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On Marijuana, Massachusetts Politicians Are Out Of Step With The Public

Not a single day went by in April when some government official didn't move to block access to cannabis. With a ballot referendum on legalization coming in just under half a year, the reefer madness never seems to end - from Boston Mayor Marty Walsh teaming with Gov. Charlie Baker and House Speaker Robert DeLeo to oppose the Campaign to Regulate Marijuana Like Alcohol (CRMLA), to state Treasurer Deb Goldberg preemptively plotting to ban home cultivation and stall implementation if Commonwealth voters approve legal weed.

How did we get to this point? In part, it's because some of the current leading prohibitionists forging the narrative have had unsubstantiated hangups for years - in spite of the growing support across the state for progressive reforms on marijuana policies.

Anti-legalization politicians on wrong side of history

Boston Mayor Marty Walsh, above has teamed with Gov. Charlie Baker to oppose the Campaign to Regulate Marijuana Like Alcohol (CRMLA)

In 2008, Walsh, then a state representative, spoke in opposition to marijuana decriminalization. He then went on to claim that cannabis leads to mental institutions, jail, and death. Like a lot of others, he's wrong on the facts, and also on the wrong side of history: that November, nearly two-thirds of Massachusetts voters ignored the campaign against decriminalization and voted in favor of a binding initiative making possession of less than one ounce a non-criminal offense.

Four years later, in 2012, Walsh led the campaign against medical marijuana and again suffered a loss (reform won with 63 percent of the vote). Alongside him in opposing that initiative, all of the Commonwealth's district attorneys, in a last-minute panic, banded together and funded a campaign to block patients from medicine.

Behind their sky-is-falling tactics, DAs appeared to be defending their salaries, and the status quo. There is money in the prosecution business, and any threat to the ongoing drug war summons the idea and fear of budget cuts. Of course, the Boston media is largely uninterested in that storyline, though judging by their behavior, voters seem adequately skeptical.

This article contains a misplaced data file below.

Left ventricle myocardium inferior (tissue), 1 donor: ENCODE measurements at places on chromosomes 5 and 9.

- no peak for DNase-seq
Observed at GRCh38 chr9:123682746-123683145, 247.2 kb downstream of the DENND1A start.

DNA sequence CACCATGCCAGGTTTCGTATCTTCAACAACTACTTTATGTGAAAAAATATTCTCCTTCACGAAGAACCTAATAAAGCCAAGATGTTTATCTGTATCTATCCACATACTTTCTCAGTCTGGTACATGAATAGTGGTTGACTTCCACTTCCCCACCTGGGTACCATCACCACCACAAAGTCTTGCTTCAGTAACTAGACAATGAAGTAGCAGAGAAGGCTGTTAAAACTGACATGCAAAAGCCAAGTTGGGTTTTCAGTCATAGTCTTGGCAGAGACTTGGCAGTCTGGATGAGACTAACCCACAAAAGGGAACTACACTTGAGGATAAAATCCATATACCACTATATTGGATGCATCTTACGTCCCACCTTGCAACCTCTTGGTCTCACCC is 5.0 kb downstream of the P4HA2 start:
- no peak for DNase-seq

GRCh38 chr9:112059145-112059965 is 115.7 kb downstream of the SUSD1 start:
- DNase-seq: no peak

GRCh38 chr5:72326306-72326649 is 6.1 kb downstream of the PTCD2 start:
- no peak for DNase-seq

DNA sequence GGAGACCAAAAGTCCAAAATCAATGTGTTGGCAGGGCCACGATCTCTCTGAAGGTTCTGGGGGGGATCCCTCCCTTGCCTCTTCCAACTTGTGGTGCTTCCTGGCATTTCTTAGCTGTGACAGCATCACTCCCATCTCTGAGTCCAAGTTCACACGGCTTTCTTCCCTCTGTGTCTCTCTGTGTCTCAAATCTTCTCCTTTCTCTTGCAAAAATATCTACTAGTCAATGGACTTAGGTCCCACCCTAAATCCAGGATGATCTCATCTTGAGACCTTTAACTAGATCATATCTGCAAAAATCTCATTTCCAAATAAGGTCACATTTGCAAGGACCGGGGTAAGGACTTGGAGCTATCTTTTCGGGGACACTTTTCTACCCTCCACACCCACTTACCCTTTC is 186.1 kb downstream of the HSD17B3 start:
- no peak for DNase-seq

Back to the most absurd spate of state marijuana prohibition chirping in memory - even more egregious than the aforementioned obstructions. Earlier this month, with the press on extra-sympathetic mode in the lead-up to One Boston Day and the anniversary of the bombing of the Boston Marathon, Walsh and Baker announced their newly formed Campaign For A Safe and Healthy Massachusetts in opposition to the November legalization question. They may have expected there to be little public response given the timing. They were wrong.

Governor links marijuana to the opiate problem

At one point Baker seemed to be softening his stance, on medical marijuana, at least. In 2014, it seemed Baker was working to help medical marijuana patients. He even uttered some extraordinary statements to the Boston Herald tabloid, calling medical cannabis "a significantly improved solution" for patients, "compared to some of the more traditional solutions like opioids."

That was then, this is now. Now the governor ignorantly links marijuana to the opiate problem. All without any real pushback from the Boston media, or challenges on specific statements. Read, watch, and listen to the big news outlets, and you won't hear much about the significant reduction in opiate-related overdose deaths in states where marijuana is more readily and legally available. Those studies consider the implementation of medical marijuana regulations; imagine the possibilities under a responsible legal system.

Marijuana reform in Massachusetts is undefeated at the polls over the last 20 years, with more than 80 straight wins in public policy questions and ballot initiatives spanning every ward and precinct in the Commonwealth - with an average 2-to-1 spread for decriminalization, medical, and legal.

Luckily, the case for cannabis has been made - by advocates including us as well as the voting public - and will be further strengthened in November. To parrot CRMLA campaign manager Will Luzier, who recently quoted infamous former Boston Mayor James Michael Curley on my radio show, The Young Jurks, "Every knock, a boost." Nevertheless, Luzier also noted something else that Curley would have likely stressed above the rest, "We're going to win - just as long as we get people out to vote."

Mike Crawford is a medical marijuana patient, the host of The Young Jurks on WEMF Radio, and the author of the weekly column The Tokin' Truth, which is produced in coordination with the Boston Institute for Nonprofit Journalism.


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